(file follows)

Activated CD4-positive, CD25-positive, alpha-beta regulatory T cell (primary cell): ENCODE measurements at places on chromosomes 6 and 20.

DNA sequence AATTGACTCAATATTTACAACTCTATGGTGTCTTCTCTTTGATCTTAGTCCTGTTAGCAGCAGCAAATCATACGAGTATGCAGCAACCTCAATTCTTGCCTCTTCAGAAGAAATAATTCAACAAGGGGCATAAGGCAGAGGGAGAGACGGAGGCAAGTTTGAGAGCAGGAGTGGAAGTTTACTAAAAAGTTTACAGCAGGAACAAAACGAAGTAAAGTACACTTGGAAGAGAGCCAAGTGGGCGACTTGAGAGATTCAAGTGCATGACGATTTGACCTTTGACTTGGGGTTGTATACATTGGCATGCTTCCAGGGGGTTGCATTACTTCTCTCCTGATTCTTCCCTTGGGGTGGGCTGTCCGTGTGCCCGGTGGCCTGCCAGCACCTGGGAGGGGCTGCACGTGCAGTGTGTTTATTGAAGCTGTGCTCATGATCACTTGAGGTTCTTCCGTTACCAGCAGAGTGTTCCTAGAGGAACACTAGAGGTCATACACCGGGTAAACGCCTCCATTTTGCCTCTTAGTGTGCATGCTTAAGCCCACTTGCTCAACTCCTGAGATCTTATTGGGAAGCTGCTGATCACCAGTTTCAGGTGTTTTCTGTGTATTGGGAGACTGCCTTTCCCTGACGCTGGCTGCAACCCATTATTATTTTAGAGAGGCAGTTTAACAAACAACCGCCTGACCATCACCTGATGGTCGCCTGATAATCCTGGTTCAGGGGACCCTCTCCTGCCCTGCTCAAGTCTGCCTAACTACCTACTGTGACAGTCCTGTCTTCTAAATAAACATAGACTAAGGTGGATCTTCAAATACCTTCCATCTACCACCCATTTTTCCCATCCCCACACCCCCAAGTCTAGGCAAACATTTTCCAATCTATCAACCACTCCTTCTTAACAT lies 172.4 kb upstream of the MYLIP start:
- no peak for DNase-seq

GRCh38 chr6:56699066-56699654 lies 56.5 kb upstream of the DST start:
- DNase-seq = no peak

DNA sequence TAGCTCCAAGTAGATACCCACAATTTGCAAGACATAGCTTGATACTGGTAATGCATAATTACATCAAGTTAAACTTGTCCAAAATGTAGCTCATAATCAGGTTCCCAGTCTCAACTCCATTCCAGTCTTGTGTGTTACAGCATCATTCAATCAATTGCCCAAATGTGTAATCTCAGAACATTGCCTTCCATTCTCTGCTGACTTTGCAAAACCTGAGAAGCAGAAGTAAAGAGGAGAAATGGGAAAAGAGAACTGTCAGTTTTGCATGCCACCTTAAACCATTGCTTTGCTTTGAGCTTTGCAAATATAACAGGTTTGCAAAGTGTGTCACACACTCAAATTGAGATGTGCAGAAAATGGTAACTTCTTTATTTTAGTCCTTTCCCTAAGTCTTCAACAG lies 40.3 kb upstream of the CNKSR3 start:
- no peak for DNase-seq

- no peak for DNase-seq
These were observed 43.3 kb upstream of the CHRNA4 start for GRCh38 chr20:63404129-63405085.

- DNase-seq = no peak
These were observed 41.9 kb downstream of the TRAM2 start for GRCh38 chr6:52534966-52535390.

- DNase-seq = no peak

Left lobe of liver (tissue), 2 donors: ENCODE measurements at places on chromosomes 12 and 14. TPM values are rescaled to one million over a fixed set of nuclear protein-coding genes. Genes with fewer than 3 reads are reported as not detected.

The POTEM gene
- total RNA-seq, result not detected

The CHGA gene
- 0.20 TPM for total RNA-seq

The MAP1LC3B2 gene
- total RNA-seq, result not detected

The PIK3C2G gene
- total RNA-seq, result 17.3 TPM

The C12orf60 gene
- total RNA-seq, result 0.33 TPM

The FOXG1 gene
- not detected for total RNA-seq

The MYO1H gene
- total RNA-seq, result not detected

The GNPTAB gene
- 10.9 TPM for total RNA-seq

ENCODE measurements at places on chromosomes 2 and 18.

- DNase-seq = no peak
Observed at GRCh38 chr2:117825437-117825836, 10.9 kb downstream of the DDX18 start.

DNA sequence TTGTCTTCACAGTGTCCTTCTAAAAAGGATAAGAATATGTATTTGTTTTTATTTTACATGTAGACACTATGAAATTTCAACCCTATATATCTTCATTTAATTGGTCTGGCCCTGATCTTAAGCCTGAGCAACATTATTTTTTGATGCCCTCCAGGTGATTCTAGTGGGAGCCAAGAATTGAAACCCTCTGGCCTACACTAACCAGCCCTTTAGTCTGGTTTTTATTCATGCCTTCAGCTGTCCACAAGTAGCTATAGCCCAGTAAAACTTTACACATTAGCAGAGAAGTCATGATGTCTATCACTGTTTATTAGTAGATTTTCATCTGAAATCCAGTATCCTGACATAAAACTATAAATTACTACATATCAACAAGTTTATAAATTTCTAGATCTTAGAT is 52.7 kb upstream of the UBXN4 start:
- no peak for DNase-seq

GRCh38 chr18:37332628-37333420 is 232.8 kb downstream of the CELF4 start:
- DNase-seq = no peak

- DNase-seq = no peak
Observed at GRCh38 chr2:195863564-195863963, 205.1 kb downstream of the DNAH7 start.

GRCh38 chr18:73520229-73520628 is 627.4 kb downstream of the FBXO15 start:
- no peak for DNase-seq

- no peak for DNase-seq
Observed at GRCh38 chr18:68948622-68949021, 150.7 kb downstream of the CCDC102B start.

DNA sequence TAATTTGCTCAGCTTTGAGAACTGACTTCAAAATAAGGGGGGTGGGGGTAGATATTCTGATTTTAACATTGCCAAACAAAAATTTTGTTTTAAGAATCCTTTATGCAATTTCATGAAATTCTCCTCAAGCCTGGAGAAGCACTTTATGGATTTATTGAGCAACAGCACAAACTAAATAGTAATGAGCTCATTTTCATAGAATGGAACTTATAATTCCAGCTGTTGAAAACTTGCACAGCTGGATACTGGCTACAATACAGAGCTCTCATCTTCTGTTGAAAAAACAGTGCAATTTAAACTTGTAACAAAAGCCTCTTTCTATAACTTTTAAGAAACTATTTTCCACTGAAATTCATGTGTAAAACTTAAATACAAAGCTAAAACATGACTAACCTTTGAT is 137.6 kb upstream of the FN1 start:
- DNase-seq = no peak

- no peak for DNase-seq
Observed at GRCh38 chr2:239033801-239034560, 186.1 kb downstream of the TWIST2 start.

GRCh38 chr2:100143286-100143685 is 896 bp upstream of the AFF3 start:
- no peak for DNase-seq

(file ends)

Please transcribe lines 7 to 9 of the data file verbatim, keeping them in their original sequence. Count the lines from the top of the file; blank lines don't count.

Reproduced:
- no peak for DNase-seq

- no peak for DNase-seq
These were observed 43.3 kb upstream of the CHRNA4 start for GRCh38 chr20:63404129-63405085.